By far the most chilling moment in the largely incoherent interview Donald Trump offered Geraldo Rivera last week came when, in direct contradiction of his November statement, he insisted that he had sent Rudy Giuliani as his personal lawyer to Ukraine to dig up dirt on the Bidens, because, as he put it, “Here’s my choice: I deal with the [James] Comeys of the world, or I deal with it another way.” Donald Trump has no faith in his own intelligence services unless they are confirming his predetermined conclusions; he has no faith in his Justice Department, unless it is prosecuting his opponents; he has no faith in his own attorney general, unless he is using the sprawling apparatus of the federal criminal justice system to prosecute his enemies. That is how he understands the Constitution, as a mirror for his self-obsessed worldview. Donald Trump doesn’t understand that the DOJ isn’t his personal law firm. As Ayer meticulously explained, Bill Barr scored his job as attorney general in no small part by insisting that this is precisely what the Justice Department should be, and in the post, Barr has done his best to deliver precisely the Justice Department his boss believes to be his due.

This entire weaponization of DOJ investigations, prosecutions, and sentences to punish perceived enemies and to reward loyal factotums is a threat to the rule of law in America. Every judge and every lawyer in the country understands this intuitively. Despite Barr’s insistence, the ominous fault line isn’t between the president’s tweeted threats at the sentencing judge in the Stone trial and his silence. The real fault line is between what has happened, in the aggregate, on Barr’s cheerful watch—the Department of Justice has become another corner of the government that protects not the rule of law but this president, and not just this specific president, but this specific kind of president, the kind who believes himself immune to legal accountability. As Adam Serwer points out in the Atlantic:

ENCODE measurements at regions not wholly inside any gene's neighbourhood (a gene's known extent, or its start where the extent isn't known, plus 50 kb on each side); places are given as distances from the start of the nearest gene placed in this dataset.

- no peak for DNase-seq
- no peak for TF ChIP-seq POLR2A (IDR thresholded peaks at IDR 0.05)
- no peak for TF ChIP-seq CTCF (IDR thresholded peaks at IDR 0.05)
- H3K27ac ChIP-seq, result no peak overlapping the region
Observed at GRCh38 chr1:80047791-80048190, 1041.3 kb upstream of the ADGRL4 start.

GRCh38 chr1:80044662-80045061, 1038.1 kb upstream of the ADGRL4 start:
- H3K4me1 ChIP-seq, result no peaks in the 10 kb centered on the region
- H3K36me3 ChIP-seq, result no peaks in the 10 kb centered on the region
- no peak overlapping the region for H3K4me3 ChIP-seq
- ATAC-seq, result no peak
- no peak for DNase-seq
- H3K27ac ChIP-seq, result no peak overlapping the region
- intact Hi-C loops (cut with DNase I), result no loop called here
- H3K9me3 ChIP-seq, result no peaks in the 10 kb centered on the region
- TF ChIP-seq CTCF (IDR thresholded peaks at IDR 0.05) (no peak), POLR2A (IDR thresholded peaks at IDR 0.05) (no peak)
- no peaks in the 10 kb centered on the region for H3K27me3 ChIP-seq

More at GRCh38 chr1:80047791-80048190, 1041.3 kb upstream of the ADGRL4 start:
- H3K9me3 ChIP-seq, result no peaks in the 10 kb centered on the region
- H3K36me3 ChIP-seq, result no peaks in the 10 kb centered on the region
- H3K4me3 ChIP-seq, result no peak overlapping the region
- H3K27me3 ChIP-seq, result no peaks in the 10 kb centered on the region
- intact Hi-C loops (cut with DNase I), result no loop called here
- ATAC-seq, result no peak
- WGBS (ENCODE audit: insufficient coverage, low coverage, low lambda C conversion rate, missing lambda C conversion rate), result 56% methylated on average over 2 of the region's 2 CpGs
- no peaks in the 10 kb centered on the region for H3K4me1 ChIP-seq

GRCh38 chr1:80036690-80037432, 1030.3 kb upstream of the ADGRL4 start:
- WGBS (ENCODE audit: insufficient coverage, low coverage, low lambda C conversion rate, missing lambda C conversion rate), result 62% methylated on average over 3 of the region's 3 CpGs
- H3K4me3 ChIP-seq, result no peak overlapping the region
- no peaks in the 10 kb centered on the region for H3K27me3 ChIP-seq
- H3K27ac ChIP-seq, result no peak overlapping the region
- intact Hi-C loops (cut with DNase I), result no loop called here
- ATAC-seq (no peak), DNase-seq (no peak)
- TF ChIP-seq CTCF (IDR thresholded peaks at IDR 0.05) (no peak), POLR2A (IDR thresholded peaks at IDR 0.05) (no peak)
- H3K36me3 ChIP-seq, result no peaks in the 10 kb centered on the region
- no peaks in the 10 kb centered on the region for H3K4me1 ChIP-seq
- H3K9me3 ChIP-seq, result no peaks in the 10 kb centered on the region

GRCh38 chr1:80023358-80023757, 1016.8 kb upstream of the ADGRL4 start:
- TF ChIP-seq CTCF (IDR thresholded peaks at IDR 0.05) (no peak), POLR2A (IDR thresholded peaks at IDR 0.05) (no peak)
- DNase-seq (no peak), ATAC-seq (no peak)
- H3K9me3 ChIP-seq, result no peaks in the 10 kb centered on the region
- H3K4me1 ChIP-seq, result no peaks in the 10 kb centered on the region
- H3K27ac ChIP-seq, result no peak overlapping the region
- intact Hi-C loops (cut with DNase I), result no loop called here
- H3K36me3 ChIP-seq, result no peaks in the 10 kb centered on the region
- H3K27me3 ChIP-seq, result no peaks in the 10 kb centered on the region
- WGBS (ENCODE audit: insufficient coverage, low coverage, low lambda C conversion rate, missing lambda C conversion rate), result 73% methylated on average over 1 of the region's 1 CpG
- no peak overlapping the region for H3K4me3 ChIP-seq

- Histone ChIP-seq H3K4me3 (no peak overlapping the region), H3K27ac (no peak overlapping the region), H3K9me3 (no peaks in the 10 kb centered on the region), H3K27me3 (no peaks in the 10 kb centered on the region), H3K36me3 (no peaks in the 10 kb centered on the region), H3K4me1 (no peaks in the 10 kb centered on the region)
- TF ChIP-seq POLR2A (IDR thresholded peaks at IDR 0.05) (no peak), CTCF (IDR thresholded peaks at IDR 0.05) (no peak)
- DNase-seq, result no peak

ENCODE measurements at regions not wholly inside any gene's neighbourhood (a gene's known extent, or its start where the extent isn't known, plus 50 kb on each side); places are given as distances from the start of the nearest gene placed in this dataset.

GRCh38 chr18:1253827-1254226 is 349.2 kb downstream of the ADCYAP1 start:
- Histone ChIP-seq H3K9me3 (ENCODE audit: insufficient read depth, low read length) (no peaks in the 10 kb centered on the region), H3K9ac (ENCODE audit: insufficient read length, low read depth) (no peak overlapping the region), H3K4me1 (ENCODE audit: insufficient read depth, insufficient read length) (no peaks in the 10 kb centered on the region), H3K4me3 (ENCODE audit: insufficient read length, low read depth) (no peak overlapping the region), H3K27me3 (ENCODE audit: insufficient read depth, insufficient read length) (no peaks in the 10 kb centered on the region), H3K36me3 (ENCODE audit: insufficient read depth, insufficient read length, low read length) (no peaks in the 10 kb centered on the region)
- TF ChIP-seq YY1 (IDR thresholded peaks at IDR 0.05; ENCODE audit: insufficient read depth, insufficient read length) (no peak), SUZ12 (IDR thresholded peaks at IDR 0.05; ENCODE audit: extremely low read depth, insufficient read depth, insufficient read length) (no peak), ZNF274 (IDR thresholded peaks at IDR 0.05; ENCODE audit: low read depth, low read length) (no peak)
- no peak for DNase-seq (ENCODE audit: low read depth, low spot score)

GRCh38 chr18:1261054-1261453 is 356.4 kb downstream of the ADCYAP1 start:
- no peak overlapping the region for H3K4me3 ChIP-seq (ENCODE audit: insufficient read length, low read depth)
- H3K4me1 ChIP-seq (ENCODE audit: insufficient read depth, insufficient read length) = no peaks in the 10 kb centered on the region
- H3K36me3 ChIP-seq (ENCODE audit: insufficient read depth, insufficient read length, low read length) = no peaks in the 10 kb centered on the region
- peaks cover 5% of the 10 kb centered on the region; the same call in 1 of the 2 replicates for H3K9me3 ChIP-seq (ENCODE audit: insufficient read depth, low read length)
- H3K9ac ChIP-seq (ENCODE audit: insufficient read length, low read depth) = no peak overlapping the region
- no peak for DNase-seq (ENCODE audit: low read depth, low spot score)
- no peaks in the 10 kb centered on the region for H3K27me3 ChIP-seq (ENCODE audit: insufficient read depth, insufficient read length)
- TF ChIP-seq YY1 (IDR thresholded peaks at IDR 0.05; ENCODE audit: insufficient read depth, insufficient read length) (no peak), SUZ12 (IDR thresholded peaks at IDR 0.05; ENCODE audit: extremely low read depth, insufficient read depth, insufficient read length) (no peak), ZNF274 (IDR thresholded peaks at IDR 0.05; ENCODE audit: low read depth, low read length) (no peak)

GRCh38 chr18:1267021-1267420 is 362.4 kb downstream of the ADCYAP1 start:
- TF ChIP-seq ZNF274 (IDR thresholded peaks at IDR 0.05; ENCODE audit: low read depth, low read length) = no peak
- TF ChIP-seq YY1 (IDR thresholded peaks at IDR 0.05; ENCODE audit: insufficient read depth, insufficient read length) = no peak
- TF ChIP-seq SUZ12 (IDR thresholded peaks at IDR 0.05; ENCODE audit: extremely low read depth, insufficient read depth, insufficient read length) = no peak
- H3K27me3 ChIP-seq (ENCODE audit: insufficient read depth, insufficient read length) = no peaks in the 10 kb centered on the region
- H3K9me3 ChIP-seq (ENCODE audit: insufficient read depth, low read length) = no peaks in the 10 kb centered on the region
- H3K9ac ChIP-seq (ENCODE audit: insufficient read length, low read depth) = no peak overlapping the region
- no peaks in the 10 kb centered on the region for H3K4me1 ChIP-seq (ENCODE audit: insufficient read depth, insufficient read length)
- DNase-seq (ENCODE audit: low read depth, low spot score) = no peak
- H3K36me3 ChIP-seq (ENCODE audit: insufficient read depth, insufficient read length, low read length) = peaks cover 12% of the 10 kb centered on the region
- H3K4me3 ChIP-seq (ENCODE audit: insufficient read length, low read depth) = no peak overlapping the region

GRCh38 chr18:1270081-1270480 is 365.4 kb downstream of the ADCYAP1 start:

But keeping Trump in office is not the ultimate goal, despite party members’ obsequious public performances toward Trump. Rather, the purpose is to preserve the authoritarian structure Trump and Barr are building, so that it can be inherited by the next Republican president. To be more specific, the Trump administration is not fighting a “deep state”; it is seeking to build one that will outlast him.

The only remaining question is what to do about it, and specifically what lawyers, judges, and law students, all of whom know in their bones what is happening, should do about it. If ever there were a time for the American legal profession to put down its yellow pads and stand up for the rule of law, it’s today, en masse, and without waiting for someone, more senior, somewhere, to lead the way. The catastrophe unfolding at the DOJ transcends Barr and his TV spat with Trump. We are watching what happens when the law is warped to please a man who believes himself to actually be the law, and what happens when his enabler agrees with that project, and disagrees only on appearances.